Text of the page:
In today’s EGEB:

  • A Spanish utility plans to build the largest solar farm in Europe.
  • The Netherlands looks to add 2 GW of floating solar.
  • The Grain Belt Express transmission line is a step closer to construction once more.
  • A hybrid energy park combines wind and hydraulic power in Greece.
  • The world’s largest macadamia processor moves to solar power.

Electrek Green Energy Brief: A daily technical, financial, and political review/analysis of important green energy news.

Spanish utility company Iberdrola is planning to construct the largest solar farm in Europe, a €300 million ($337 million), 590 megawatt project in Extremadura, the company announced on Thursday:

Francisco Pizarro, which is now being processed by the Ministry for the Ecological Transition, will occupy a 1,300-hectare site falling within Caceres’ municipal areas of Torrecillas de la Tiesa and Aldeacentenera. During the construction phase and until the plant is commissioned in 2022, up to 1,000 people will be employed on the site. It will be larger than the Núñez de Balboa photovoltaic plant that Iberdrola is building in Usagre (Badajoz) which, with 500 MW, is so far the biggest in Europe.

Iberdrola said the project will supply enough energy for 375,000 people annually. The company is aiming to construct 3,000 MW of renewables in Spain by 2022.

Dutch Floats

The Netherlands has announced plans to build 2 GW capacity of floating solar by 2023, both on inland waters and at sea, as per Solarplaza. The National Consortium Sun on Water set the target, and its chairman Dr. Wiep Folkerts said:

“That target is feasible and we are well on schedule. For the period up to 2021, a SDE+ subsidy for over 500 megawatts has already been granted to floating solar parks, so that pipeline looks promising. We are not overtaking number one China with this, but we are at the forefront in Europe.”

As Folkerts explained at a recent solar conference, The Netherlands needs to rely on floating solar, as it has done with offshore wind, due to a lack of available land space. Sand extraction ponds will house 17 of the floating solar parks alone. Part of the plan also involves what will be the construction of the world’s largest floating solar park.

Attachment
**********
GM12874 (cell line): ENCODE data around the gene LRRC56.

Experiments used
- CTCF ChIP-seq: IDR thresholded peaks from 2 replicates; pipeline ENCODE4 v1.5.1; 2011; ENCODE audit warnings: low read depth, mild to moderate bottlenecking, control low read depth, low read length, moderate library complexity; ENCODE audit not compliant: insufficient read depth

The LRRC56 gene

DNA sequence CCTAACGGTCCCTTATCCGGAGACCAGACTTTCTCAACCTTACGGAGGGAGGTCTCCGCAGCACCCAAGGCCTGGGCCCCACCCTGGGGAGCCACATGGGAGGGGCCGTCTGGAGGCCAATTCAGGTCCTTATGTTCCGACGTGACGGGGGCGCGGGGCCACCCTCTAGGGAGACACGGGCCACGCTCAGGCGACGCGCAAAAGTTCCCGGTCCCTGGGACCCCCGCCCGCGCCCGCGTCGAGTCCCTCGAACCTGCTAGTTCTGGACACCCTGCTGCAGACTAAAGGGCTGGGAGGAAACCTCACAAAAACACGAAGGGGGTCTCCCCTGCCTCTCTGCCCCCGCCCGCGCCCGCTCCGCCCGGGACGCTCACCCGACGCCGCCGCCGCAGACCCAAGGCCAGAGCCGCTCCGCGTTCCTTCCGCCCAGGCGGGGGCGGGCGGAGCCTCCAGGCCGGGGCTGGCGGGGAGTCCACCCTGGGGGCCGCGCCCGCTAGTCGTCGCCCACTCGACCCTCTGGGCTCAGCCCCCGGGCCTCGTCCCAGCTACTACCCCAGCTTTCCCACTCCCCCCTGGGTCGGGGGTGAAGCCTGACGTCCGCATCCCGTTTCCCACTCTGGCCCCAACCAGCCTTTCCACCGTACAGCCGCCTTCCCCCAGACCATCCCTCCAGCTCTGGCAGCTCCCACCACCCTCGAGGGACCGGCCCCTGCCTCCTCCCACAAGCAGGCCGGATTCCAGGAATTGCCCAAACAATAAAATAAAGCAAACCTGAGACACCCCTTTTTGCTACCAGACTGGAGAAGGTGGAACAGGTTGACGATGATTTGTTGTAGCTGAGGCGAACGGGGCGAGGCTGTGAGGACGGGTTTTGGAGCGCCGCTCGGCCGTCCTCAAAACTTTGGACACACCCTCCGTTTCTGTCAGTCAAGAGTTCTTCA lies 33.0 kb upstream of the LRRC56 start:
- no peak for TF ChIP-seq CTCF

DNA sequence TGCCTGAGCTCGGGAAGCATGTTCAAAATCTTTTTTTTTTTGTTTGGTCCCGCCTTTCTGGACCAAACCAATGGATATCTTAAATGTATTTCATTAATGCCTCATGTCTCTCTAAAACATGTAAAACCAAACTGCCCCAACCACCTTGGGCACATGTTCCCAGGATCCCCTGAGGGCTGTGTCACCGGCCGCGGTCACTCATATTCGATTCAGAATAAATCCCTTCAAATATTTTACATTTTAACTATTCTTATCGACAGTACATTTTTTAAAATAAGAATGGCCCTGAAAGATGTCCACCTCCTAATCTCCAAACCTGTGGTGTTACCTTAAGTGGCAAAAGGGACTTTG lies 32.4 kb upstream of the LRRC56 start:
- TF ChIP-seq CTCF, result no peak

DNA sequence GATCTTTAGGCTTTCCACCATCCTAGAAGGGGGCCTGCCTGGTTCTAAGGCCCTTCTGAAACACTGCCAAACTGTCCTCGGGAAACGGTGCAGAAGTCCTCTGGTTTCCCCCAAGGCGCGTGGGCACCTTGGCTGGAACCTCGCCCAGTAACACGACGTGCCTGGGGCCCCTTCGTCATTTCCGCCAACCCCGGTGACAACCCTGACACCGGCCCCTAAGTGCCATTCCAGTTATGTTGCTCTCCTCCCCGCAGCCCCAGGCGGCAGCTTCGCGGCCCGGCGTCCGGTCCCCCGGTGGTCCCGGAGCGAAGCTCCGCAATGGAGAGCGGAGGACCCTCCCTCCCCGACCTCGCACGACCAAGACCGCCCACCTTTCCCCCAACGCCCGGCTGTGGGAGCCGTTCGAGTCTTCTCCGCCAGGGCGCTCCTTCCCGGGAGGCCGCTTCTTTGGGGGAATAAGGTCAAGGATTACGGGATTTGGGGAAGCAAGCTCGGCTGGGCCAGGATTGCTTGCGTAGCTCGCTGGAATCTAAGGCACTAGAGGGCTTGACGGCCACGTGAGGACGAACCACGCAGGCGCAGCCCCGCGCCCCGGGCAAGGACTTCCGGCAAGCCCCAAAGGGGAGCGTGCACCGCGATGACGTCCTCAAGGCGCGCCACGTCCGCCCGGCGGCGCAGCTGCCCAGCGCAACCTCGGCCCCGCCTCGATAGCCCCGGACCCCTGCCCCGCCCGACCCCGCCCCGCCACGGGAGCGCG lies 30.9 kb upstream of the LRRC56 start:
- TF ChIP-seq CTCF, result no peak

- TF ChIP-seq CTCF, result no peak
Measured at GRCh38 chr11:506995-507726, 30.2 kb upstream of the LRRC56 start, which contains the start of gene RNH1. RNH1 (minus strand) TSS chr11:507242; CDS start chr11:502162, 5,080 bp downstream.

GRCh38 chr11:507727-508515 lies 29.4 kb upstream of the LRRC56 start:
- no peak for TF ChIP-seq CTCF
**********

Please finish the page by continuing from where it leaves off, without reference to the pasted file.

Grain Belt Back?

The Grain Belt Express, a transmission line that will bring 4 GW of wind power from Kansas eastward into the grid, has been more like a rollercoaster, with approvals earned and more obstacles to avoid. We’re now back on the sunnier side of the carousel, with the Missouri Public Service Commission’s recent approval of the line’s acquisition by Invenergy.

The St. Louis Post-Dispatch reports on the most recent developments, but the report points out as we have in the past, “that the project still needs regulatory approval in Illinois, where an appeals court last year overturned the state’s previous approval.”

Invenergy is based in Chicago, so that may help earn approval in Illinois now — but really, who knows? Tune in next time, when we see if the direct current transmission line is any closer to approaching construction.

Greece Hybrid Park

Greece’s Public Power Corp (PPC) recently launched the second hybrid renewable energy park in Europe on the Aegean island of Ikaria, Reuters reports.

The park combines wind power and hydraulic power, and represents an effort to bring renewable power to Greece’s off-grid islands. While only a 6.9 MW project, it will be able to provide Ikaria with 50% of its energy.

While PPC constructed its first wind power park all the way back in 1983, Greece still only has 3% renewable capacity as a share, due to coal-focused policies. But the utility is now aiming to build 640 MW worth of renewable projects by 2022.

Nuts for Solar

The Macadamia Processing Company (MPC) has installed a 600 kW rooftop solar system on its New South Wales factory in Australia, the country’s ABC outlet reports. The factory operates 24 hours a day, six days a week, and the new solar installation meets 25% of the operation’s electricity demands.

MPC has invested $1 million in the system, and while some may think that’s downright nuts, the company believes solar power will give it a good crack at larger returns for growers.


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